Friday, October 5, 2007

Search Engine & its Working

Search engines help people find relevant information on the Internet. Major search engines maintain huge databases of web sites that users can search by typing in some text. A search engine is an information retrieval system designed to help find information stored on a computer system, such as on the World Wide Web, inside a corporate or proprietary network, or in a personal computer. The search engine allows one to ask for content meeting specific criteria (typically those containing a given word or phrase) and retrieves a list of items that match those criteria. This list is often sorted with respect to some measure of relevance of the results. Search engines use regularly updated indexes to operate quickly and efficiently.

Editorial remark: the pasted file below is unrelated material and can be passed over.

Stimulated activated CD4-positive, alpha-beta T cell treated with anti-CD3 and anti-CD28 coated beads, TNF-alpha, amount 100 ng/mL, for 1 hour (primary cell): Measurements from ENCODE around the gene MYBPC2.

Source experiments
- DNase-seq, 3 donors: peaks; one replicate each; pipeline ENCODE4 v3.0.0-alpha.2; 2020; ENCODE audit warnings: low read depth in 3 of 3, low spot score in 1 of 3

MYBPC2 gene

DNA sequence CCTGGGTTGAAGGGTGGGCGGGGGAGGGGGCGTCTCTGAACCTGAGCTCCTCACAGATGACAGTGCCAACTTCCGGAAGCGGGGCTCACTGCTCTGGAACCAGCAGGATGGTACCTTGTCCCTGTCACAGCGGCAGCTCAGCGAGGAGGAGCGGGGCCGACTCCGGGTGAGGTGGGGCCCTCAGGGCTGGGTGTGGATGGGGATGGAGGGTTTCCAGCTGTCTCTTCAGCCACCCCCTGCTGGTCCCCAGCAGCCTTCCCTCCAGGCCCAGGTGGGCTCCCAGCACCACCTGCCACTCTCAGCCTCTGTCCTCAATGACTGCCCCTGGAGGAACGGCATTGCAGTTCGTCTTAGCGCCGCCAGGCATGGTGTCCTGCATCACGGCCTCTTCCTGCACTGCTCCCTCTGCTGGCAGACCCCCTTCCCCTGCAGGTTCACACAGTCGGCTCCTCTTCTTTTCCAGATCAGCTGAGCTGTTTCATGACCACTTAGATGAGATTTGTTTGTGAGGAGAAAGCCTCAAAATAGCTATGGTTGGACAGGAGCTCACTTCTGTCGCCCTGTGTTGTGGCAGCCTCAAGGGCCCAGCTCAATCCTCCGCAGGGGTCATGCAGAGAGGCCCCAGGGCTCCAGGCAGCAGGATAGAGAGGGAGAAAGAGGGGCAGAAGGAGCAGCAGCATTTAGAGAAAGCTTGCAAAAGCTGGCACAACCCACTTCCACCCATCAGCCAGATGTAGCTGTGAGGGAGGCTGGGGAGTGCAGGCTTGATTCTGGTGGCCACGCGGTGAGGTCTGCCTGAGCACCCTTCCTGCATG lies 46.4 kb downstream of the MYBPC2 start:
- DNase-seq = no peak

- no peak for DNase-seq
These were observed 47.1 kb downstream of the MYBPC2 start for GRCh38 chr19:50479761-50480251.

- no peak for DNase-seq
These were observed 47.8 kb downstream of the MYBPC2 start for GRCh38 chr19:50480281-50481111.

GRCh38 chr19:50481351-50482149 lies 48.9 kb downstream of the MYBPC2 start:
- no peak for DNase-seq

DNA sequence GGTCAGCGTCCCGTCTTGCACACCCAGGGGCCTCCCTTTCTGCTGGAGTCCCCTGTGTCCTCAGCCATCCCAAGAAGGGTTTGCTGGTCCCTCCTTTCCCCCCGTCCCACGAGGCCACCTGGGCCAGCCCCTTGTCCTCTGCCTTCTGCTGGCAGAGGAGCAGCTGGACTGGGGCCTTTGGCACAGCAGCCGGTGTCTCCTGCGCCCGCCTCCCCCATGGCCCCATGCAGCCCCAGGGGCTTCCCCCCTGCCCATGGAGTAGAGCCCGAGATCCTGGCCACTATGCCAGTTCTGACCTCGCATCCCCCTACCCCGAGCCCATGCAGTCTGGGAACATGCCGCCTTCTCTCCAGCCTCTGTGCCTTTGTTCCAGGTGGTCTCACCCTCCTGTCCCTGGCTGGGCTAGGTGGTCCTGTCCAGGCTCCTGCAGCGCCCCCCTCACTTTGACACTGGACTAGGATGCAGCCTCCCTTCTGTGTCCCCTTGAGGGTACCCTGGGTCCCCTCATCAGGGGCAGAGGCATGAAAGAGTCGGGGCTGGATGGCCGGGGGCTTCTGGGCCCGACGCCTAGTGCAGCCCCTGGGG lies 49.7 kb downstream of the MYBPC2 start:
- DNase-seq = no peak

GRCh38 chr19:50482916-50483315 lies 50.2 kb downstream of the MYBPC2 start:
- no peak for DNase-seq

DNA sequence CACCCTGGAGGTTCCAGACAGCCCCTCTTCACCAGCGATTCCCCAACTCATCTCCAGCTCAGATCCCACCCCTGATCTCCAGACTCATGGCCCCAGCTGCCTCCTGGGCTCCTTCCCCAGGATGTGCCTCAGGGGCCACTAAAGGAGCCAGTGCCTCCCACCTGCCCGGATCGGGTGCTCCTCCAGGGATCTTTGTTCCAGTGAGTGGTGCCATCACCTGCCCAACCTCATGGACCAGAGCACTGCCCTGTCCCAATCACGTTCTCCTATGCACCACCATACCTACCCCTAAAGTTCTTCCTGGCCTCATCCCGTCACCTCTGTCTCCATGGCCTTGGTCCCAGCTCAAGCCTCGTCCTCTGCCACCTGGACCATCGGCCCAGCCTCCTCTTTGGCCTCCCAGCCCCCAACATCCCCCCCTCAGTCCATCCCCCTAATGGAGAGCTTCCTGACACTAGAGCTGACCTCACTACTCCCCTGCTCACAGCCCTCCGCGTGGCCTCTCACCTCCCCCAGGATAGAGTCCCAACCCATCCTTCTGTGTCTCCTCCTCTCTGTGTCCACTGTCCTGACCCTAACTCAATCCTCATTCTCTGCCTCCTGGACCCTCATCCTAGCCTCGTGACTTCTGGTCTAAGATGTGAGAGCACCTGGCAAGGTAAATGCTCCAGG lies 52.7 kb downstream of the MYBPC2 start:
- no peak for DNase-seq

To compile their databases, search engines rely on computer programs called "robots" or, more specifically, "spiders." These programs "crawl" across the web by following links from site to site and indexing each site they visit. Each search engine uses its own set of criteria to decide what to include in its database. For example, some search engines index each page in a web site, while others index only the main page.
The vast majority of Internet users find new web sites by using a search engine. A position within the top 20 listings of a major search engine tremendously increases traffic to a web site.

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